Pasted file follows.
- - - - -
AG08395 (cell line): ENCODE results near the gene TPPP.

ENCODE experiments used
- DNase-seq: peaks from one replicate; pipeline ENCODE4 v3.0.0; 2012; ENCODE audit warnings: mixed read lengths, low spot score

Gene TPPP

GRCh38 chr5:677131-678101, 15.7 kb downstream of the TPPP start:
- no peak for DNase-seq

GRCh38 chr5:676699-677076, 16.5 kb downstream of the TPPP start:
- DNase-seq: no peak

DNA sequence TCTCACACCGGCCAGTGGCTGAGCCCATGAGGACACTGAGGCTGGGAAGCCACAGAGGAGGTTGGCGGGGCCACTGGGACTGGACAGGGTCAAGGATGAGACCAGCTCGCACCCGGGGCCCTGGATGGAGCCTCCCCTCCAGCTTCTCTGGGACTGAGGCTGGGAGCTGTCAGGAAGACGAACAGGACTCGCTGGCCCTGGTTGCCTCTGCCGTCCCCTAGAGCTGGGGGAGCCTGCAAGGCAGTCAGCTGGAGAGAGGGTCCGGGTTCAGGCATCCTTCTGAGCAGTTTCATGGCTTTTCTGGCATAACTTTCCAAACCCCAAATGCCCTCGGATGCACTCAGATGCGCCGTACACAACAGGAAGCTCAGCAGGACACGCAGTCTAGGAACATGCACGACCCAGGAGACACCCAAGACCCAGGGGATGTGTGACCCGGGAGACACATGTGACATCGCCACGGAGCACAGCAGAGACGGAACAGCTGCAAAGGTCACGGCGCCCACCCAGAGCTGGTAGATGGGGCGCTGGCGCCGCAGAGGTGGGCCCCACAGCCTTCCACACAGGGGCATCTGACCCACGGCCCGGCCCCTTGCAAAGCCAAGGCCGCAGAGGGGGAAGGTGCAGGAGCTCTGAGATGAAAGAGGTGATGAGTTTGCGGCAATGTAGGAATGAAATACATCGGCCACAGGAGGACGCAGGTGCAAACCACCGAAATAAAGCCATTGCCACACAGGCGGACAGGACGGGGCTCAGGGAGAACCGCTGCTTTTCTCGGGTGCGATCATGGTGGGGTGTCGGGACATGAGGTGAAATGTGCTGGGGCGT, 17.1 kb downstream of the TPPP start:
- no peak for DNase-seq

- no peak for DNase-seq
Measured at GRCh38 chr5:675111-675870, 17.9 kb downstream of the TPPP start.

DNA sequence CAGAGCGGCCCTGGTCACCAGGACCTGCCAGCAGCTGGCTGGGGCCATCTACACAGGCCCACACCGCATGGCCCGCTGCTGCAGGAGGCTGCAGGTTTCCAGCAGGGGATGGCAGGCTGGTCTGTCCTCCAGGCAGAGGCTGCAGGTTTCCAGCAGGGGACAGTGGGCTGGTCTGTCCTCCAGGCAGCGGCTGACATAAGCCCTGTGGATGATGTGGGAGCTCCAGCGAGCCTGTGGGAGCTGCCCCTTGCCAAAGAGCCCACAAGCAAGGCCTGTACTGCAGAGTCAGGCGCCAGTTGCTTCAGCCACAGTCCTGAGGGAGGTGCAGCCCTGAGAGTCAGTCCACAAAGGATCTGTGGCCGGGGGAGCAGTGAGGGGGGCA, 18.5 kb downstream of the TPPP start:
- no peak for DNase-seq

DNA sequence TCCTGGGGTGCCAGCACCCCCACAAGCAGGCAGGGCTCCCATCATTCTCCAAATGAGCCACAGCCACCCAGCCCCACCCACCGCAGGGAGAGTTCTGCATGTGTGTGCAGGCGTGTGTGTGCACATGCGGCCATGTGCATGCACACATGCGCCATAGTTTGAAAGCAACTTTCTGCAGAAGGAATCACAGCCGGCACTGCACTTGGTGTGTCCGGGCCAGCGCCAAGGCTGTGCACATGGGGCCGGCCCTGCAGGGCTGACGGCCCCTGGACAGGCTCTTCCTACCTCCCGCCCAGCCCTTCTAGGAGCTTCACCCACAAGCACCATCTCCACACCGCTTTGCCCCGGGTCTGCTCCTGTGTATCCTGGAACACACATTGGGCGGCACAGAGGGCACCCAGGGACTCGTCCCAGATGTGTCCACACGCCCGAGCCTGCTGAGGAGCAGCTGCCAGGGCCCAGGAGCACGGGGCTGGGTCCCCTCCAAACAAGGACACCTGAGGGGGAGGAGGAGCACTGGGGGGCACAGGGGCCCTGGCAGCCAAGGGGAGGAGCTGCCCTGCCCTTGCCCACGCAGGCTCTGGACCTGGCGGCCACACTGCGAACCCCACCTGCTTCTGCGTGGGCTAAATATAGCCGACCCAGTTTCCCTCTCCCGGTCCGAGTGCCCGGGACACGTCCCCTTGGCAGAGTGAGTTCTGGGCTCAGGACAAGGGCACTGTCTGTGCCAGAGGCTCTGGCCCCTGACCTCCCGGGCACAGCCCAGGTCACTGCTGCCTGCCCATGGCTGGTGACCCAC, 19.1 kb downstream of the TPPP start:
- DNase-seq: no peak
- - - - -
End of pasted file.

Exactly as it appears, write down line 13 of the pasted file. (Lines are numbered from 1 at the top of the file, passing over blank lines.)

DNA sequence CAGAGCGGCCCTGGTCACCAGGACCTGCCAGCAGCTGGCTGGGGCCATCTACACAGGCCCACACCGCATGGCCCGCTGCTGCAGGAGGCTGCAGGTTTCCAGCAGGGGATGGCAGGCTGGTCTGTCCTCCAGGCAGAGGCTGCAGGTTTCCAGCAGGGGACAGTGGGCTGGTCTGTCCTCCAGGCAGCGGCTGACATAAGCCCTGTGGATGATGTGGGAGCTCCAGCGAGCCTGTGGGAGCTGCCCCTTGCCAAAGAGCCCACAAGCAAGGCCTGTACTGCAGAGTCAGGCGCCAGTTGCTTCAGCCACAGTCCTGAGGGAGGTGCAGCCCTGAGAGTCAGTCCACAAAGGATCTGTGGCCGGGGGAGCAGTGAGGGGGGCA, 18.5 kb downstream of the TPPP start: